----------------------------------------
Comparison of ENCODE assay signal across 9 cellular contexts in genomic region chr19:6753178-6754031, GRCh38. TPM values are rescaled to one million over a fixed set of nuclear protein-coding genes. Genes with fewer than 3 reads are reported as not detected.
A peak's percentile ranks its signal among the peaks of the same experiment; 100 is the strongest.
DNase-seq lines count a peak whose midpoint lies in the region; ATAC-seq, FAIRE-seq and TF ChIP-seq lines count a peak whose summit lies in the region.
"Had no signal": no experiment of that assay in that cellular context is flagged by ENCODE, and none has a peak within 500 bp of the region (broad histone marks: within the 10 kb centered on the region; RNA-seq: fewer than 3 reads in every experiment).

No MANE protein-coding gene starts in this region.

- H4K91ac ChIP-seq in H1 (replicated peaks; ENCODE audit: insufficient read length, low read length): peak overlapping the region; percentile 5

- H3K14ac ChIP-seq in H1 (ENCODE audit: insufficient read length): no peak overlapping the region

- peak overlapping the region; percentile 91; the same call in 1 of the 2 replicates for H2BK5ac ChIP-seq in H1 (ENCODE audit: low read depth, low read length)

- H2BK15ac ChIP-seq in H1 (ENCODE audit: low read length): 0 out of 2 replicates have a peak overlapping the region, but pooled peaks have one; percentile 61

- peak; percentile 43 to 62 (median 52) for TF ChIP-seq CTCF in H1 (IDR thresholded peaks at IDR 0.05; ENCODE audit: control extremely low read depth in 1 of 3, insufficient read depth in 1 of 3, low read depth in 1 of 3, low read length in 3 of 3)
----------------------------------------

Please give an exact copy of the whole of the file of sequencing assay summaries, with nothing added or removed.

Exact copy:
Comparison of ENCODE assay signal across 9 cellular contexts in genomic region chr19:6753178-6754031, GRCh38. TPM values are rescaled to one million over a fixed set of nuclear protein-coding genes. Genes with fewer than 3 reads are reported as not detected.
A peak's percentile ranks its signal among the peaks of the same experiment; 100 is the strongest.
DNase-seq lines count a peak whose midpoint lies in the region; ATAC-seq, FAIRE-seq and TF ChIP-seq lines count a peak whose summit lies in the region.
"Had no signal": no experiment of that assay in that cellular context is flagged by ENCODE, and none has a peak within 500 bp of the region (broad histone marks: within the 10 kb centered on the region; RNA-seq: fewer than 3 reads in every experiment).

No MANE protein-coding gene starts in this region.

- H4K91ac ChIP-seq in H1 (replicated peaks; ENCODE audit: insufficient read length, low read length): peak overlapping the region; percentile 5

- H3K14ac ChIP-seq in H1 (ENCODE audit: insufficient read length): no peak overlapping the region

- peak overlapping the region; percentile 91; the same call in 1 of the 2 replicates for H2BK5ac ChIP-seq in H1 (ENCODE audit: low read depth, low read length)

- H2BK15ac ChIP-seq in H1 (ENCODE audit: low read length): 0 out of 2 replicates have a peak overlapping the region, but pooled peaks have one; percentile 61

- peak; percentile 43 to 62 (median 52) for TF ChIP-seq CTCF in H1 (IDR thresholded peaks at IDR 0.05; ENCODE audit: control extremely low read depth in 1 of 3, insufficient read depth in 1 of 3, low read depth in 1 of 3, low read length in 3 of 3)